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Energy required to the Moons orbit

  1. Dec 6, 2009 #1
    How much energy would it require (per second or per orbit) to keep the moon in orbit, if gravity did not exist?

    Pretend the gravity from Earth did not exist, and the moons still should orbit like it does.

    Does it exist a equation to calculate that?
     
  2. jcsd
  3. Dec 6, 2009 #2
    I don't think such an equation will ever exist seems as our universe (that is the visible universe) we live in is dependant on gravity to keep everything in the cosmos in order. But I guess there is a chance that my assumption is wrong and their maybe some genius who may determine a formula and thus answer your question :)
     
  4. Dec 6, 2009 #3

    russ_watters

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    w=f*d
    d=0, therefore w=0

    Keeping an object moving in a circular path, whether via an orbit or just tying a string to it and pulling on it, does not require energy.
     
  5. Dec 6, 2009 #4
    In that case you will have energy "on that string" pulling outwards
    How much energy on that string per second ?'
    Would the object lose speed ?
     
  6. Dec 6, 2009 #5

    russ_watters

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    No, you won't have energy lost on the string. The force is perpendicular to the direction of motion.
     
  7. Dec 6, 2009 #6

    Matterwave

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    As I mentioned in your other post, P=F dot v

    F and v are perpendicular for circular orbits, and thus there is no power! No power means no change in energy since P=dE/dt=0

    The only thing that matters with energy is Change in energy. You can assign any arbitrary energy for the system, but if it doesn't change, then it doesn't matter.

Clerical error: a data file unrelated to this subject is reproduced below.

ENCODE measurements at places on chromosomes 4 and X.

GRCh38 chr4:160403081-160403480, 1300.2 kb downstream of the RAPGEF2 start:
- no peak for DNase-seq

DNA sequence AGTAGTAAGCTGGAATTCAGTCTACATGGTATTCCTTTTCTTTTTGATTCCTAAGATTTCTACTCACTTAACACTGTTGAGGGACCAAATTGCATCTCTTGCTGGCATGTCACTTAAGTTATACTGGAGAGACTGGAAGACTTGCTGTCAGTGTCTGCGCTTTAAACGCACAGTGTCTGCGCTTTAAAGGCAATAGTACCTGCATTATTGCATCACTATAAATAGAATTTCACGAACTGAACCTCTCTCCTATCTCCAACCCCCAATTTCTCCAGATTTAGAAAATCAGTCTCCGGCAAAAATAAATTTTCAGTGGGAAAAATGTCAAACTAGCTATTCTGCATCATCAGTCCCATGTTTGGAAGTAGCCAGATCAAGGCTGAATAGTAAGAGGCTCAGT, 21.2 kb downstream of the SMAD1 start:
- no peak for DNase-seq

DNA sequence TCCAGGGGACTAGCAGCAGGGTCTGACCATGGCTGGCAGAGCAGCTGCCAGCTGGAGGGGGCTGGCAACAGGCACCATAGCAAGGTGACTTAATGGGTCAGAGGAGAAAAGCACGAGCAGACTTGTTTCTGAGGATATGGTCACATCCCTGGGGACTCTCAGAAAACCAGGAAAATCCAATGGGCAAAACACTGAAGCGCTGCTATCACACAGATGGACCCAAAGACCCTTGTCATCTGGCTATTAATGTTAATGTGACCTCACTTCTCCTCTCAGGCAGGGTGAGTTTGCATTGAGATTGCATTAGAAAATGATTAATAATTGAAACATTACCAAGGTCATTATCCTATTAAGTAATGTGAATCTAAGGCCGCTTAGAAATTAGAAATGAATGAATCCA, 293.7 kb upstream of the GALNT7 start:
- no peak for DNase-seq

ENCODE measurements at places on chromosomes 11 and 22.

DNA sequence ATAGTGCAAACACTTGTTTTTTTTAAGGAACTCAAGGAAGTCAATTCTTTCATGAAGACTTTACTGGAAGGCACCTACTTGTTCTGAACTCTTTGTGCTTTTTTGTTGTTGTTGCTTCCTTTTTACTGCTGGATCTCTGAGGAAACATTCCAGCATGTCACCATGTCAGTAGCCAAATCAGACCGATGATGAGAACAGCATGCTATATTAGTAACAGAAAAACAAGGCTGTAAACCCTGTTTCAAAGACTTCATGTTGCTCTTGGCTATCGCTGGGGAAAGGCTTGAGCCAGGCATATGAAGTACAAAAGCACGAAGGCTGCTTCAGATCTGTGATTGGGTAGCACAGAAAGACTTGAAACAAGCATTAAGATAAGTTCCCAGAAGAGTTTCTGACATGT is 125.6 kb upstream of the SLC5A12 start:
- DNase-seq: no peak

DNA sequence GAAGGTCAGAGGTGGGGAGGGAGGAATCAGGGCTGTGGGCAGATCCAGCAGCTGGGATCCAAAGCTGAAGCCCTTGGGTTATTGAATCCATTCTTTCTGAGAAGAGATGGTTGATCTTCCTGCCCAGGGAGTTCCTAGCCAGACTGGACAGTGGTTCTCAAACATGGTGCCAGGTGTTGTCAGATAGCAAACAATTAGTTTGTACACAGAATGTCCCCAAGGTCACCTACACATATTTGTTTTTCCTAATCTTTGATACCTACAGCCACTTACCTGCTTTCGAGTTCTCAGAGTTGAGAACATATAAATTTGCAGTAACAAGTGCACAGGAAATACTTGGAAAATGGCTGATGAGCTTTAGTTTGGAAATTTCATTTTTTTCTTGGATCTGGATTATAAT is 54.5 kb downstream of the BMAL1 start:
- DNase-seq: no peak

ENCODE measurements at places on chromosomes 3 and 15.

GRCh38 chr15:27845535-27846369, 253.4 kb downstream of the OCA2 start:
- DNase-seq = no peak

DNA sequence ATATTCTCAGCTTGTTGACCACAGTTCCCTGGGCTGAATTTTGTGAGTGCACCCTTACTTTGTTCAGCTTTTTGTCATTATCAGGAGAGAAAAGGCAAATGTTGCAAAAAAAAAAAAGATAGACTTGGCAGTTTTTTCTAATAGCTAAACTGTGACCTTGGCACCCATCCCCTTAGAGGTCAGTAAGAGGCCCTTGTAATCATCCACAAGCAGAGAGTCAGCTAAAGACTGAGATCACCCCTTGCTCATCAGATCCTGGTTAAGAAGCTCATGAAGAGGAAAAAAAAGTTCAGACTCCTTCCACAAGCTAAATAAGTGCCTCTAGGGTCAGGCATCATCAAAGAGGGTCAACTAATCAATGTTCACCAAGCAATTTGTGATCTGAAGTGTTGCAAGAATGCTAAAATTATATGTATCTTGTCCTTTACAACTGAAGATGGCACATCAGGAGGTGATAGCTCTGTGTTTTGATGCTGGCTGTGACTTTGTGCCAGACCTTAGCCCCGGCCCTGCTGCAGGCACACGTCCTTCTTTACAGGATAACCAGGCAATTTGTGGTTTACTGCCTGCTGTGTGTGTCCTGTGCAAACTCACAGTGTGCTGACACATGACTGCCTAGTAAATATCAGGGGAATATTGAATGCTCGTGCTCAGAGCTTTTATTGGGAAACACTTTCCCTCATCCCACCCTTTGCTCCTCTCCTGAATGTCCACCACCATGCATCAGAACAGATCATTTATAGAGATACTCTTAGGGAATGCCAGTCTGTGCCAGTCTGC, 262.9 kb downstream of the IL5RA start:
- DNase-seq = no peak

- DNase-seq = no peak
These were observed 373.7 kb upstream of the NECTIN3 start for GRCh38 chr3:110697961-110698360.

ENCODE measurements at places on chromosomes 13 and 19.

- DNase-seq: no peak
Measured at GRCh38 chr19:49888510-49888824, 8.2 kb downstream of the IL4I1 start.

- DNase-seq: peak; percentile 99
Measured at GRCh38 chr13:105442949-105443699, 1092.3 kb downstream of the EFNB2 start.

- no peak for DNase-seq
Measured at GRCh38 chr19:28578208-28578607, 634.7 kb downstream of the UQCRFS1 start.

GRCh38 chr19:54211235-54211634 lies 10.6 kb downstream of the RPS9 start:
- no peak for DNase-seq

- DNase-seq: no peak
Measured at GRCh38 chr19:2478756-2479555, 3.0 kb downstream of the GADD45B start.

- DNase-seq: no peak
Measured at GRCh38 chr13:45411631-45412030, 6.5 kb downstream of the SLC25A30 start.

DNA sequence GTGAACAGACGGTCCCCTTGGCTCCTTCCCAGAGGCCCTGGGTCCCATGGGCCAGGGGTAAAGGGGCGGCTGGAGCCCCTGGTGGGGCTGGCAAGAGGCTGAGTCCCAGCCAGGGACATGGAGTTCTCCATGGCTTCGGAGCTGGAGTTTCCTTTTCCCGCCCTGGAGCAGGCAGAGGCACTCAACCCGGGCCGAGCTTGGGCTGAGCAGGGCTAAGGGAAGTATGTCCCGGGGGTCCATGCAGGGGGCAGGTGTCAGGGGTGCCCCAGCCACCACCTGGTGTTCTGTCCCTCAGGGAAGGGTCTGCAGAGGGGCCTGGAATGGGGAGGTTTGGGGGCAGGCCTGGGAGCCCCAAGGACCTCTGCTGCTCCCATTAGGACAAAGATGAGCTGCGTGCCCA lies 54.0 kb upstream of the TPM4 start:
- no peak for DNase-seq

8. Dec 6, 2009 #7

    marcus

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    Would you like to know the force required to keep the moon in orbit?

    What units of force do you like to use?

    In metric, the unit of force is usually the Newton.

    In other systems force can be expressed in pounds-of-force, or tons-of-force, or some other way. If you would like to know the force required to keep the moon in orbit, would you like to know it in terms of tons-force?

    There certainly is a formula! You just have to say what units of force you prefer.
     
  9. Dec 6, 2009 #8

    marcus

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    If gravity was going to be turned off, and you tied the two bodies together with a long string, then the string would have to be 240 thousand miles long. (Simplifying the orbit to be circular)

    And the force I am talking about would be the tension on the string that holds the two together.

    It doesn't take any energy, because energy is work, and nobody has to do any work to keep the two bodies whirling around, attached together by a piece of ideal string. But there is this force, this tension in the string.

    Try putting this into the google search window:

    G*(mass of earth)*(mass of moon)/(240000 miles)^2

    type it in, just like that, and press "return"

    it will tell you 2 x 1020 newtons.

    That is how much force. If you want it in pounds you can, instead, type in

    G*(mass of earth)*(mass of moon)/(240000 miles)^2 in pounds

    and then divide the answer by 2000 to get it in tons, because there are 2000 pounds in a ton.
     
    Last edited: Dec 6, 2009
  10. Dec 6, 2009 #9

    russ_watters

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    For the force, you can just use Newton's law of gravitation.


    [edit: you beat me by a few seconds...]
     
  11. Dec 6, 2009 #10

    marcus

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    Great minds, Russ :biggrin:
     
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